I stop drinking coffee around 3pm, depending on my caffeine requirements. This helps me sleep at night. I typically work till 5pm, but I like the flexibility that Annertech affords me, so I can pick up work later on or earlier in the morning. I can get work done at 6am or catch up later in the evening after 9pm. 

It’s nice, it allows me to spend more time doing family stuff that needs doing in the afternoon. It gets quite full on – dinner, play, get the little one to bed, rinse and repeat the following day… 

But I have to have structure. I like to go to bed at the same time. I find it takes ages to get my sleep pattern back. I try to be in bed for 10.30pm, but it never works out, it’s always 11pm. 

Alison: Is there anything that you really don’t enjoy about your job? 

Gavin: You can spend all your time working and be absorbed in your work and don't look up and see what’s going on around you. That can happen. I don’t know if that’s a bad thing though. 

I work with some great people. And everyone is very positive. I never feel like there's a structure where I can't talk to someone much higher up, like one of the directors, or I couldn’t reach out to the newest person in the door. That's a great thing. Do I do it too often? No, but I certainly feel like I can. 

Alison: Was there a favourite project that you worked on? Could you tell us a bit about it? 

Gavin: I’d have to think about it. Usually my favourite project is my current one. I do like working on Oxfam - they are really nice to work for. We’ve worked with them for more than a decade now. 

I worked on a site for certain campaigns, so for something that might have happened, like the earthquake in Haiti. I could see a difference was being made. I felt like I was helping out - even though I wasn't on the ground helping out I was still making a difference. It helped me sleep at night. 

– Support Engineer Gavin Hughes

Glanbia has been a very good project to work on. It has a lot of complexity - it’s a multilingual, multinational company and there is some ambitious stuff they want to do on the web. And that’s been fun. 

But there are a few projects that we inherited that had been neglected or in a bad state and we've had to try to figure things out and make small improvements. 

Alison: Have you ever had a challenge that you couldn’t figure out? 

Gavin: Yeh – there have been a few. There was an old site that had a very specific problem that only occurred on a specific day of the month. It had this performance issue and the site would just die. We did figure it out. Eventually. 

But there has been one we never figured out. It came from another agency, who built the site and set sail to it, and it just didn’t work with the software they were using. It seems to be to do with configuration. It’s annoying and sad, but we’ve just had to live with it.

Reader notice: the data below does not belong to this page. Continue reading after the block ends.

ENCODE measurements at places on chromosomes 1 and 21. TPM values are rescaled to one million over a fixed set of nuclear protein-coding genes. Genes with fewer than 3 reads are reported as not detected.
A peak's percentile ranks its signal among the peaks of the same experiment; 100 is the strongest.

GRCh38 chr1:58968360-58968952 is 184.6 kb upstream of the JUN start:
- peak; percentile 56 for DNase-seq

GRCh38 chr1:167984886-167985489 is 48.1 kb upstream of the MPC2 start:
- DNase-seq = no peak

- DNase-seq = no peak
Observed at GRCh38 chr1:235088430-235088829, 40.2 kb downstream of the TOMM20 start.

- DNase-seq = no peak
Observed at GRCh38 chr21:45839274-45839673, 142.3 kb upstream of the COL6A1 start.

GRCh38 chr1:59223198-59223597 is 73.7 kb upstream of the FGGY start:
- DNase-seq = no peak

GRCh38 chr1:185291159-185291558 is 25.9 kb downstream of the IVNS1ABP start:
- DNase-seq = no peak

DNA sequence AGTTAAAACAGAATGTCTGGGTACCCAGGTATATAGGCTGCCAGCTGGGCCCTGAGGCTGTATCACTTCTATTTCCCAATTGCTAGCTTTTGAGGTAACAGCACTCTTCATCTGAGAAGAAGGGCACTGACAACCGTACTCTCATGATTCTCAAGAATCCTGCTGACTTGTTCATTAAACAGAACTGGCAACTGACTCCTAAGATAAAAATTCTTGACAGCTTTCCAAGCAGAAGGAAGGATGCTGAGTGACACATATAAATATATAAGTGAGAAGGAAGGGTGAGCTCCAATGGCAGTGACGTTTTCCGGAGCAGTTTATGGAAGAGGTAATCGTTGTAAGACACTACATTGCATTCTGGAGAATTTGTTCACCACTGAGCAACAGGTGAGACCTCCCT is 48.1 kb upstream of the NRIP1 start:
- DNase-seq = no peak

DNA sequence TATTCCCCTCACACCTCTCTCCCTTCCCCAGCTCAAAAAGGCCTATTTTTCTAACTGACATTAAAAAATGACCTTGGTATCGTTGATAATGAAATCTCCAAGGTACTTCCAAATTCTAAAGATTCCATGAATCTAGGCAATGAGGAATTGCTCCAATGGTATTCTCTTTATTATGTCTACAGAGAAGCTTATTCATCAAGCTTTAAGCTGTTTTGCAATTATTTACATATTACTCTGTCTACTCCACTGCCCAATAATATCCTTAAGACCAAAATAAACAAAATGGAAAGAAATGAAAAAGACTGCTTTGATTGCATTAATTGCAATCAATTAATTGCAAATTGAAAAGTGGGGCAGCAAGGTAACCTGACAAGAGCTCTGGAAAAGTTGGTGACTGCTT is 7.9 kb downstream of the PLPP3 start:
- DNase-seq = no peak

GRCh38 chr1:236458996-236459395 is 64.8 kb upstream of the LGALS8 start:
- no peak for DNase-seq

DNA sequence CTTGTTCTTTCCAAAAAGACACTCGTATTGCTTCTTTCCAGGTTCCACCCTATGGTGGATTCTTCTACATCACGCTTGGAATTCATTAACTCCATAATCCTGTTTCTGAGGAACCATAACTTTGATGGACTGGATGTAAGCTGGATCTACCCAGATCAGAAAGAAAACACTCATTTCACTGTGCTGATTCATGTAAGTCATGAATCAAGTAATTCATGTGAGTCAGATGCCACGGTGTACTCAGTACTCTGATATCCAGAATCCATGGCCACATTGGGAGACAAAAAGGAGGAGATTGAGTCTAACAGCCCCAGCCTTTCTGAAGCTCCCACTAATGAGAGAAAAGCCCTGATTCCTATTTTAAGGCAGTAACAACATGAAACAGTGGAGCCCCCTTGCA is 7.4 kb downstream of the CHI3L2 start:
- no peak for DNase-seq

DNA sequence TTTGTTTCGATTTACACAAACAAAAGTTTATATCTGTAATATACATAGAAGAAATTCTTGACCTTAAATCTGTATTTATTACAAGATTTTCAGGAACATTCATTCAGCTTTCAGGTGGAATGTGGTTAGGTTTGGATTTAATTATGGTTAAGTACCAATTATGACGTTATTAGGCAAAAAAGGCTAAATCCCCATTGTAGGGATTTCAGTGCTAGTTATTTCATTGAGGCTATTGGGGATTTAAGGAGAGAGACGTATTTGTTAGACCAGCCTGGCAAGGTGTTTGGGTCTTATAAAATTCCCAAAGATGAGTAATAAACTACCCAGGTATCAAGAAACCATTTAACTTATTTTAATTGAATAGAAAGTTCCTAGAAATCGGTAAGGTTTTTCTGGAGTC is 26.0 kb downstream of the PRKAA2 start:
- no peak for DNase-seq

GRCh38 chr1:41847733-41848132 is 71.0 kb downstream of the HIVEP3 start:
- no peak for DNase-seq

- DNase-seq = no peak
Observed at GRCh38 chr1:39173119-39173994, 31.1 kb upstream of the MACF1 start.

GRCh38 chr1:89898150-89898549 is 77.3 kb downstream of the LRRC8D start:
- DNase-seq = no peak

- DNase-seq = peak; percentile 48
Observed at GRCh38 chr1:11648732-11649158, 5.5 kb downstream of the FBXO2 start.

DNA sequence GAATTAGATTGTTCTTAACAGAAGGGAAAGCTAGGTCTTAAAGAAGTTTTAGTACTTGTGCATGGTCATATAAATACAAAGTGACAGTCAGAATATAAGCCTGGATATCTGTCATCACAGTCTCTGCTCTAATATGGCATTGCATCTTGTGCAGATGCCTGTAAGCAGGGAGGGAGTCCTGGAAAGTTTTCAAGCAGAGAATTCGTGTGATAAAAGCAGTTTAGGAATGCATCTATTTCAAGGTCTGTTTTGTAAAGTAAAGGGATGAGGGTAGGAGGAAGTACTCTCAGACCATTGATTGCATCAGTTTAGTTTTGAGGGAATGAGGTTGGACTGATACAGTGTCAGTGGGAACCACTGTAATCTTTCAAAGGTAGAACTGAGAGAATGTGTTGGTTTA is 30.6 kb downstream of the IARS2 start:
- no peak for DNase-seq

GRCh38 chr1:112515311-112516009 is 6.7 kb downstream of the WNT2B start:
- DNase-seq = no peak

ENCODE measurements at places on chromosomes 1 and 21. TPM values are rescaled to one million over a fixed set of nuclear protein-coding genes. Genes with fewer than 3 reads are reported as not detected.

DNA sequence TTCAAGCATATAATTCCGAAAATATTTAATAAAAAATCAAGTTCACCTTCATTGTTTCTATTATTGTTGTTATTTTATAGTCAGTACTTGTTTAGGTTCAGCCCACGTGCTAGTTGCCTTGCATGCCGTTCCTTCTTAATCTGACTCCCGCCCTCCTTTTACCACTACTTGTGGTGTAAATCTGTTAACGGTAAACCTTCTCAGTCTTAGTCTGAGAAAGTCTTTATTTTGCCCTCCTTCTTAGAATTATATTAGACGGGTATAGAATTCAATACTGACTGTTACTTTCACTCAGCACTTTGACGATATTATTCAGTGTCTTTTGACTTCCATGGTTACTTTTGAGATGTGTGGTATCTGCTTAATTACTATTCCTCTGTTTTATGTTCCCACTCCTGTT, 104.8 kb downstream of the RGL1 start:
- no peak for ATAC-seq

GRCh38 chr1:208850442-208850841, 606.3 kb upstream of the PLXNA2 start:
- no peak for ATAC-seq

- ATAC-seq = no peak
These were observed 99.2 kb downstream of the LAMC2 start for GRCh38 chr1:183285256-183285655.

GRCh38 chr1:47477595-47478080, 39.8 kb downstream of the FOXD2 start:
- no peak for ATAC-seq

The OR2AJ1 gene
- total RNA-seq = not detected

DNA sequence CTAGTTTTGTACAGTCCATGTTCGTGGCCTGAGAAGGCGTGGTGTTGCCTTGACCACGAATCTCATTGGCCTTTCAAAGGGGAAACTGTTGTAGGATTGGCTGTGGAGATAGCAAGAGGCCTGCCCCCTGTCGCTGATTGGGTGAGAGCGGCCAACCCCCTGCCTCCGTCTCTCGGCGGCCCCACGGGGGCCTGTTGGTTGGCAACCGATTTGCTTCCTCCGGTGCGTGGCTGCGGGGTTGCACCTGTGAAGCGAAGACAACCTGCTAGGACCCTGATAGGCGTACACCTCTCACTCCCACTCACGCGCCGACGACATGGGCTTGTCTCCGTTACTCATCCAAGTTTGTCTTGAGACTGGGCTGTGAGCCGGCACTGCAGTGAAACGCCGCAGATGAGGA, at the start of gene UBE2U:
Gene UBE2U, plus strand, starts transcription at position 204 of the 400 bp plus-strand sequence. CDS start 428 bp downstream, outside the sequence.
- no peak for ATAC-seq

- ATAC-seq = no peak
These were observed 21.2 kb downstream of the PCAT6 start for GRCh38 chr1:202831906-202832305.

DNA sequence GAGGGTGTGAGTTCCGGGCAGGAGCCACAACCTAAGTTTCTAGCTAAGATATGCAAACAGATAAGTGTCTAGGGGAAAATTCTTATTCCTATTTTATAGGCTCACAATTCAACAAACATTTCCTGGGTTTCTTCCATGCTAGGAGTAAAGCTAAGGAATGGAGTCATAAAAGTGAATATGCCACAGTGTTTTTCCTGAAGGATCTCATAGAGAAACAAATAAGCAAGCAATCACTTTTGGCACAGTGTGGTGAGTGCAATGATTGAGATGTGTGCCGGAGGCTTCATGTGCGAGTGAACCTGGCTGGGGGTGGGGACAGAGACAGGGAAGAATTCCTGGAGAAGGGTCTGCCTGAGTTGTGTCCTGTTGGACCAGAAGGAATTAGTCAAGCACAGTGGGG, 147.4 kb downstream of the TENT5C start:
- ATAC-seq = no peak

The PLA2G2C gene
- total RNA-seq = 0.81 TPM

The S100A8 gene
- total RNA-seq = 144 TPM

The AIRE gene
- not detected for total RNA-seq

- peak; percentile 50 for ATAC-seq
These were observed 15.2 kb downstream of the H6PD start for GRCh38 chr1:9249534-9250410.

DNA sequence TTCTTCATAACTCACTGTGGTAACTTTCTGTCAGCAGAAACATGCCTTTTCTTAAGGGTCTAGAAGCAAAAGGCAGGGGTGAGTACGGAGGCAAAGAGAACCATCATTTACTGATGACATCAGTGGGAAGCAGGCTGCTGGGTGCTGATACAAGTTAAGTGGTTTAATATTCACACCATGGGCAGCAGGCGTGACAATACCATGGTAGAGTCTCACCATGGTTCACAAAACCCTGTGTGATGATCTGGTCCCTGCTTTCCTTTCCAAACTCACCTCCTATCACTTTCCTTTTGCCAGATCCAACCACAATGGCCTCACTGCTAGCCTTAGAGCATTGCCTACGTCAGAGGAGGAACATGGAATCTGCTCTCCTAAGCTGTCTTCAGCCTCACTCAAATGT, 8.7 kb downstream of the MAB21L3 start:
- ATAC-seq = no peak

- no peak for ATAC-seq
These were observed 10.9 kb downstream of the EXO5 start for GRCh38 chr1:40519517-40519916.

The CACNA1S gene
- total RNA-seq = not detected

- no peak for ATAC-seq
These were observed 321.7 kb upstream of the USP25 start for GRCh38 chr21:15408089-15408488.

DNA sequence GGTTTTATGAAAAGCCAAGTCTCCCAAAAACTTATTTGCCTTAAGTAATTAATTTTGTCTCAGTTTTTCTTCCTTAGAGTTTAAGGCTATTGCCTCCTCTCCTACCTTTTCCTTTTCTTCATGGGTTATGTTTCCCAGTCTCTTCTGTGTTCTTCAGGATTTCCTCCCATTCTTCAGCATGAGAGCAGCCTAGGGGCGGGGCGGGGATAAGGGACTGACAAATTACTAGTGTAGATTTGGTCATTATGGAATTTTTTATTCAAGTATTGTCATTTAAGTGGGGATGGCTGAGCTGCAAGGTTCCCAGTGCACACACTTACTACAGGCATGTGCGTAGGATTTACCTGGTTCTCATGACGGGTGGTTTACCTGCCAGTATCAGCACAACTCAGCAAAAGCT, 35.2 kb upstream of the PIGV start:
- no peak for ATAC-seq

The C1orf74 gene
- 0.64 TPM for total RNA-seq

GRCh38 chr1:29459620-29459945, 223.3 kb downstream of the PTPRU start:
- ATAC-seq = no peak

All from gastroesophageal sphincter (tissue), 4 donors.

Alison: What do you love most about your job? 

Gavin: I always liked working with computers, even from my school days. I never didn’t work with computers. There was always something different and things were changing all the time. The other thing I like is the challenge of a problem, or if something is broken and needs fixing. 

That's how I ended up in support engineering. Although I don’t think engineering is the right term because if you look at traditional engineering – the structure of a house or a bridge – you can look at that house or bridge in 10 years time and go “well that bridge is well engineered”. 

You won't look back at software in 10 years time and say “well that is well built”. There’s always something new – that’s how I look at it. Although now that I've been in the game more than 10 years it’s starting to wear off a bit. There isn’t as much newness. 

The other thing I really like is we work on sites that can change people’s lives. We’ve worked on the websites of non-government organisations like Oxfam or Trócaire. Those are big names in Ireland. 

Oxfam's new responsive website.

Oxfam Ireland’s website often highlights campaigns, such as the hunger crisis in East Africa.

I worked on a site for certain campaigns, so for something that might have happened, like the earthquake in Haiti. I could see a difference was being made. I felt like I was helping out - even though I wasn't on the ground helping out I was still making a difference. It helped me sleep at night. And sometimes it kept me awake too.

I’ve worked on lots of interesting projects over the years. But the best thing about my job is that I have not missed a beat of my daughter growing up. Working from home you get to see all the first times - when she speaks, walks, talks… 

Although I missed her rolling over. She had gone to her grandparents in Donegal. But I did get a video.

Would you like a team like ours working on your website?

Whether you need a new website or management of an existing website, Annertech has you covered.

Profile picture for user Alison Visser

Alison Visser Head of Content

After more than two decades in journalism, Alison now collaborates with Annertech's clients to ensure that their content is the best it possibly can be.